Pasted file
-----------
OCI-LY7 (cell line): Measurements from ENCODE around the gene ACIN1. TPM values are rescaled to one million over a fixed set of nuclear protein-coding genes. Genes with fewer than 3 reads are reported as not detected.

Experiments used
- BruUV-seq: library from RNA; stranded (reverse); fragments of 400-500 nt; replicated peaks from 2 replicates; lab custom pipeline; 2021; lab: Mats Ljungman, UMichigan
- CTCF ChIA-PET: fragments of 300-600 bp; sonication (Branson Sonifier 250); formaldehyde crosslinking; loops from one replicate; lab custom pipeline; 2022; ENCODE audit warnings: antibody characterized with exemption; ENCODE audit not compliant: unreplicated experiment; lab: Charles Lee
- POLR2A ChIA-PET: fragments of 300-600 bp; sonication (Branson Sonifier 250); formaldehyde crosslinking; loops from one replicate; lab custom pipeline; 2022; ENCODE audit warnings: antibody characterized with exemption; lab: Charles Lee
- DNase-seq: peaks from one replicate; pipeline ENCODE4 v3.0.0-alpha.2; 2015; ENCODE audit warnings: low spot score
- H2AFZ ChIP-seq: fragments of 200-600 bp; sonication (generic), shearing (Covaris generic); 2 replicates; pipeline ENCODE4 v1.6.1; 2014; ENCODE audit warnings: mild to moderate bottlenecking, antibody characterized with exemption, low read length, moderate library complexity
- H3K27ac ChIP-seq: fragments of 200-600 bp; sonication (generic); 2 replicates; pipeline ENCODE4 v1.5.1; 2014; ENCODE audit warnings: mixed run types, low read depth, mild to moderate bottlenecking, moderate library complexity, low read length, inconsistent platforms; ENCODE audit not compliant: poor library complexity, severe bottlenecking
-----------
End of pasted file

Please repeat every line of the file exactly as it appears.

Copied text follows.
OCI-LY7 (cell line): Measurements from ENCODE around the gene ACIN1. TPM values are rescaled to one million over a fixed set of nuclear protein-coding genes. Genes with fewer than 3 reads are reported as not detected.

Experiments used
- BruUV-seq: library from RNA; stranded (reverse); fragments of 400-500 nt; replicated peaks from 2 replicates; lab custom pipeline; 2021; lab: Mats Ljungman, UMichigan
- CTCF ChIA-PET: fragments of 300-600 bp; sonication (Branson Sonifier 250); formaldehyde crosslinking; loops from one replicate; lab custom pipeline; 2022; ENCODE audit warnings: antibody characterized with exemption; ENCODE audit not compliant: unreplicated experiment; lab: Charles Lee
- POLR2A ChIA-PET: fragments of 300-600 bp; sonication (Branson Sonifier 250); formaldehyde crosslinking; loops from one replicate; lab custom pipeline; 2022; ENCODE audit warnings: antibody characterized with exemption; lab: Charles Lee
- DNase-seq: peaks from one replicate; pipeline ENCODE4 v3.0.0-alpha.2; 2015; ENCODE audit warnings: low spot score
- H2AFZ ChIP-seq: fragments of 200-600 bp; sonication (generic), shearing (Covaris generic); 2 replicates; pipeline ENCODE4 v1.6.1; 2014; ENCODE audit warnings: mild to moderate bottlenecking, antibody characterized with exemption, low read length, moderate library complexity
- H3K27ac ChIP-seq: fragments of 200-600 bp; sonication (generic); 2 replicates; pipeline ENCODE4 v1.5.1; 2014; ENCODE audit warnings: mixed run types, low read depth, mild to moderate bottlenecking, moderate library complexity, low read length, inconsistent platforms; ENCODE audit not compliant: poor library complexity, severe bottlenecking